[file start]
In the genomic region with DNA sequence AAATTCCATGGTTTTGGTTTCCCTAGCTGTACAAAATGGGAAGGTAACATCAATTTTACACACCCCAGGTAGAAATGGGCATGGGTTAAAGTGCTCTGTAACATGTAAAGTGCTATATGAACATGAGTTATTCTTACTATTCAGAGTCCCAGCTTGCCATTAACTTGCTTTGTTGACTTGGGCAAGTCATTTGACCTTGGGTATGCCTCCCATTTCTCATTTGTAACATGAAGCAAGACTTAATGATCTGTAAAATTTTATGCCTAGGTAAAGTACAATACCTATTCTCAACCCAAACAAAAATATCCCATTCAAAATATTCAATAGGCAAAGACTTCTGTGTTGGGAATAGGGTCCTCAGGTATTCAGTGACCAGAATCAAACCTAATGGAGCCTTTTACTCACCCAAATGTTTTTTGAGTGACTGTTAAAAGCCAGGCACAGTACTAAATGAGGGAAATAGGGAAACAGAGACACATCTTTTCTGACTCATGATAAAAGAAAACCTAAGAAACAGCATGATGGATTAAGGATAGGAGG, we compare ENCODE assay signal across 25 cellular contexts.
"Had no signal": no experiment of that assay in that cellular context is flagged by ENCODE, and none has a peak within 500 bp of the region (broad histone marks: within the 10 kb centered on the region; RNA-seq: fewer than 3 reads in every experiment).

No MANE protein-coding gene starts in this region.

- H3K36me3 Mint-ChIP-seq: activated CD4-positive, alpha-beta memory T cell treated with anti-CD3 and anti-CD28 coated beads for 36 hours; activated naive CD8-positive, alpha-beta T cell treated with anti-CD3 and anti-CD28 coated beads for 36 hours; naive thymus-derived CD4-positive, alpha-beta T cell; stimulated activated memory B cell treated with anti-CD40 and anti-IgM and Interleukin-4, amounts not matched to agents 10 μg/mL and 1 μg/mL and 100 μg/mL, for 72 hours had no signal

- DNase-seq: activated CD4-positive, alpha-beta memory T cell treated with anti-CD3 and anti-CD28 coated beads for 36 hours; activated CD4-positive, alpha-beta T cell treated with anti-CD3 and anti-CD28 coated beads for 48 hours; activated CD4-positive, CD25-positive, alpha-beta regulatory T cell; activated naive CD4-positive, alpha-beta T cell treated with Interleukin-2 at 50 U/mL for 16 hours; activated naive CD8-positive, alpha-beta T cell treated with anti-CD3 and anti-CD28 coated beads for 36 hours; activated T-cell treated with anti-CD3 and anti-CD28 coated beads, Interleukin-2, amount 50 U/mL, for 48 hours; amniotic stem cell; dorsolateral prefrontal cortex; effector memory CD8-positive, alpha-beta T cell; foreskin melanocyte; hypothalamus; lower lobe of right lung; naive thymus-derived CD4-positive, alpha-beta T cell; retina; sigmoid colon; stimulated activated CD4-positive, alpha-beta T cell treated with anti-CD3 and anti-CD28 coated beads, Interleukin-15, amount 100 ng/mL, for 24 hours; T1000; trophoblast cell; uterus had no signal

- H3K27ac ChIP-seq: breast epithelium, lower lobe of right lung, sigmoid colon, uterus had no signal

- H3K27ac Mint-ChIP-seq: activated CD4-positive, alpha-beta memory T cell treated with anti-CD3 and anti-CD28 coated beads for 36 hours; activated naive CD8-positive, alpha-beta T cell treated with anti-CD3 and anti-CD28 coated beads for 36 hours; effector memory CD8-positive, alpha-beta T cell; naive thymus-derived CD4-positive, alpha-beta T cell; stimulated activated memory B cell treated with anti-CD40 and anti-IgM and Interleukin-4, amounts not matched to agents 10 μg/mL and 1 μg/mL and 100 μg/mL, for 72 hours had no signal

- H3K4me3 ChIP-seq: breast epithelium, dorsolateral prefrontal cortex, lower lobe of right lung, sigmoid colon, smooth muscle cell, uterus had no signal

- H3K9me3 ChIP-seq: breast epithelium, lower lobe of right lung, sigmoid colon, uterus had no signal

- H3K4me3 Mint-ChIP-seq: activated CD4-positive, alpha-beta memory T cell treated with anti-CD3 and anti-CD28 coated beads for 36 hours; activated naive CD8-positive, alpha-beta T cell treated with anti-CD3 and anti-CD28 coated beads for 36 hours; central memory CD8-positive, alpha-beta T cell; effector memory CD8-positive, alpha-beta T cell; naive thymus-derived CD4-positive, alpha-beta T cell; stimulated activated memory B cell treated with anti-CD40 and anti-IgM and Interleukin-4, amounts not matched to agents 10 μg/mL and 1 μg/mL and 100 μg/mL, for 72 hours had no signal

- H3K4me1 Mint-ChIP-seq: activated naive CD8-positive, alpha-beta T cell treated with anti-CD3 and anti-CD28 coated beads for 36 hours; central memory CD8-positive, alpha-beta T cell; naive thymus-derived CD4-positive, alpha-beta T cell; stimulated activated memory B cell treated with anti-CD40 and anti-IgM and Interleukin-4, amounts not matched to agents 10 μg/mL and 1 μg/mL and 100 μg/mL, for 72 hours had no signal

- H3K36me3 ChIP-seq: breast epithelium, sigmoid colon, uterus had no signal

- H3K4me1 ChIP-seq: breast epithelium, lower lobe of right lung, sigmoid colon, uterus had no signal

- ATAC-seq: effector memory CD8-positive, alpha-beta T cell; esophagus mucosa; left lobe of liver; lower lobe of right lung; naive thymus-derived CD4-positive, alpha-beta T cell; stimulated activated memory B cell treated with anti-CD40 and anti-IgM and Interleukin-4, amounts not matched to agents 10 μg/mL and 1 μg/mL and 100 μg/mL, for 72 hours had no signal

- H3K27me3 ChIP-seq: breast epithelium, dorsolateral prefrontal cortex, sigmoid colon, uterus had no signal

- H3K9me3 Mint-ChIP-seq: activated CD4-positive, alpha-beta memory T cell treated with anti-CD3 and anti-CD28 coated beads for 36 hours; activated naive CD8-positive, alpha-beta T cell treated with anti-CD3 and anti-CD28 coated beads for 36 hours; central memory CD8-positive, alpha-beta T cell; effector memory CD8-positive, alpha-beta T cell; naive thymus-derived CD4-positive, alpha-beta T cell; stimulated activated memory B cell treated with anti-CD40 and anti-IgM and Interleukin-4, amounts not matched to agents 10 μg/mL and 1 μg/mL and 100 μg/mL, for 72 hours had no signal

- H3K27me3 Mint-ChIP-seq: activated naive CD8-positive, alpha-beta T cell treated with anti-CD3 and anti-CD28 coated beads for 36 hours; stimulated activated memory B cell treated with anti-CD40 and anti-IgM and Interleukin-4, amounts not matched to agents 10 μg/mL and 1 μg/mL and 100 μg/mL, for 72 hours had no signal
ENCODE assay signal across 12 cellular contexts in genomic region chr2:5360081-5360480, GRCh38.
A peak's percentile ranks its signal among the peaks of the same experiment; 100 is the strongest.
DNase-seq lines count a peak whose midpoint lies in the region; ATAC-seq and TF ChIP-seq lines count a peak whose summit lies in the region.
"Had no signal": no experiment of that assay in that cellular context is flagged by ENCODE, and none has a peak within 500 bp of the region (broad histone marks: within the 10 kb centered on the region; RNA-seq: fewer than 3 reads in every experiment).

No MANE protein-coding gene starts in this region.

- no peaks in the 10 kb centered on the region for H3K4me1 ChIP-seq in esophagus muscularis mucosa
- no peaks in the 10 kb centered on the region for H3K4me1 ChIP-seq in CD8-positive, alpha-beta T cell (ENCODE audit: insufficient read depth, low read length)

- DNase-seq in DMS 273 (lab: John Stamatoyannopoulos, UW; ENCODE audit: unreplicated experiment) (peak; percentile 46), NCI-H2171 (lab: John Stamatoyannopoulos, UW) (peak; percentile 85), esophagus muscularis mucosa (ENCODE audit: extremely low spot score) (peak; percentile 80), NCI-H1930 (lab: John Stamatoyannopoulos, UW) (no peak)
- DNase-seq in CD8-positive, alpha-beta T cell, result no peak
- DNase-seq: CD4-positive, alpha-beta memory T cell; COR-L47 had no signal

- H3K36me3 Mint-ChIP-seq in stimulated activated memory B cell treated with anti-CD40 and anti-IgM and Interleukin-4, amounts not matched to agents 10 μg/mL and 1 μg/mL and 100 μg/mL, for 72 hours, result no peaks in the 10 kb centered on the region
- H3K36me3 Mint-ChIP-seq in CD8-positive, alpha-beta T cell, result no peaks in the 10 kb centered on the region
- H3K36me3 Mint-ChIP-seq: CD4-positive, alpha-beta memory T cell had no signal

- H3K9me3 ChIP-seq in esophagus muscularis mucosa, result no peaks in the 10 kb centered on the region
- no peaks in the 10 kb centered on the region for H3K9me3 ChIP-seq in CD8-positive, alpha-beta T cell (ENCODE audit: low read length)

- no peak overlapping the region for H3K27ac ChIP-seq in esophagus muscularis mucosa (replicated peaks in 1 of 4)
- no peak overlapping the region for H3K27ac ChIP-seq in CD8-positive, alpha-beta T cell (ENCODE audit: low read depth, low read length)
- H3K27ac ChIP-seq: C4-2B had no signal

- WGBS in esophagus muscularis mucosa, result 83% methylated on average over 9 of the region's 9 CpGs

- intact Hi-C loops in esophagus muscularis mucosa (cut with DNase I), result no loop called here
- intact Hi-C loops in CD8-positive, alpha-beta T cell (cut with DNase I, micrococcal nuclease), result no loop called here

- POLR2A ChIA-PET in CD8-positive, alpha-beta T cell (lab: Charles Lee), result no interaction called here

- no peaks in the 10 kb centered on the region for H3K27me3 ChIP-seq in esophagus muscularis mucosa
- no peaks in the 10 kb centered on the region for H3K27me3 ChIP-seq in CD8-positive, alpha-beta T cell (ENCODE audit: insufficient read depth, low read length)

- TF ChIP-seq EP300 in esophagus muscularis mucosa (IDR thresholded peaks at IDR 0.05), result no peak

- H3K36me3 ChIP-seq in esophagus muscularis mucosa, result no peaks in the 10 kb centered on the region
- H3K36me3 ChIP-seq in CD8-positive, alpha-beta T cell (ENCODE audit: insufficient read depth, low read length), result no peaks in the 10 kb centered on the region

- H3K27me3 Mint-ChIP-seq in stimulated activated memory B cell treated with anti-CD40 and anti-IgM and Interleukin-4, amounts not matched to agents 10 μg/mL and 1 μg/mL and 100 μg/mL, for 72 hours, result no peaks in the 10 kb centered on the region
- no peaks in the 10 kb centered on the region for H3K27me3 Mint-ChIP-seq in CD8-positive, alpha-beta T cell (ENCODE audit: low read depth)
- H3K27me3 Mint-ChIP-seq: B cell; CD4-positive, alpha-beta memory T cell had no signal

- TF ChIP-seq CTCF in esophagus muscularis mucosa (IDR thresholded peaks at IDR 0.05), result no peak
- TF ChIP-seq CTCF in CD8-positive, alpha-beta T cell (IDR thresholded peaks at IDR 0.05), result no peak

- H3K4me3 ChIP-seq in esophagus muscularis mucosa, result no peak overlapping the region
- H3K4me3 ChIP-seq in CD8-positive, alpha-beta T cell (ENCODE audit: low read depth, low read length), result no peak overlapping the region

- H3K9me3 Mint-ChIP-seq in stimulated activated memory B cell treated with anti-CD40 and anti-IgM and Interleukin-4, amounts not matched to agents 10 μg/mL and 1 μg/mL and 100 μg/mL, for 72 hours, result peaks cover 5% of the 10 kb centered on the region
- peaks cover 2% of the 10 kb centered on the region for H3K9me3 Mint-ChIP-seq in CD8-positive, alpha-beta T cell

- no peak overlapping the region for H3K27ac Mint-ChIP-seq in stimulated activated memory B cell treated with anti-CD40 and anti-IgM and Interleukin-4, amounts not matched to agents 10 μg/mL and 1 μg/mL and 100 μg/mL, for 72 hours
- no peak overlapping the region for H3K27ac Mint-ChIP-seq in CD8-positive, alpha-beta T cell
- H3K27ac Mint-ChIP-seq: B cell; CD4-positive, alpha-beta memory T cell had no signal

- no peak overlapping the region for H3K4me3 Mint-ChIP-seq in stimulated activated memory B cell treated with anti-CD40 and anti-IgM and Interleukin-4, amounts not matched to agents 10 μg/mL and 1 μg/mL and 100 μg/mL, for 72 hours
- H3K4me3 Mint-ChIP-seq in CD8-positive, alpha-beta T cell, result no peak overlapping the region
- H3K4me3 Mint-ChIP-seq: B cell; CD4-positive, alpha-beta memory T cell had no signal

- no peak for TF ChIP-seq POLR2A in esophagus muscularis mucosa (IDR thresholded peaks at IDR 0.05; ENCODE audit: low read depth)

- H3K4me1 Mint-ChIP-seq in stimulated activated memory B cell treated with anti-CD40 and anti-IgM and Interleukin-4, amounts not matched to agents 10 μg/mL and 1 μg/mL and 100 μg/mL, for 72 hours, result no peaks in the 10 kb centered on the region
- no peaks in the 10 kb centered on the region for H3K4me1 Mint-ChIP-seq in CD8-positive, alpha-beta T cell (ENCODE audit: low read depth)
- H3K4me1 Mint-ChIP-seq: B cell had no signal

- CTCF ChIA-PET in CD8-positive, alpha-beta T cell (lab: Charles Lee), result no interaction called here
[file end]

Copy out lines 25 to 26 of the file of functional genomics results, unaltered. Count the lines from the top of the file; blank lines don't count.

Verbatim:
- DNase-seq in DMS 273 (lab: John Stamatoyannopoulos, UW; ENCODE audit: unreplicated experiment) (peak; percentile 46), NCI-H2171 (lab: John Stamatoyannopoulos, UW) (peak; percentile 85), esophagus muscularis mucosa (ENCODE audit: extremely low spot score) (peak; percentile 80), NCI-H1930 (lab: John Stamatoyannopoulos, UW) (no peak)
- DNase-seq in CD8-positive, alpha-beta T cell, result no peak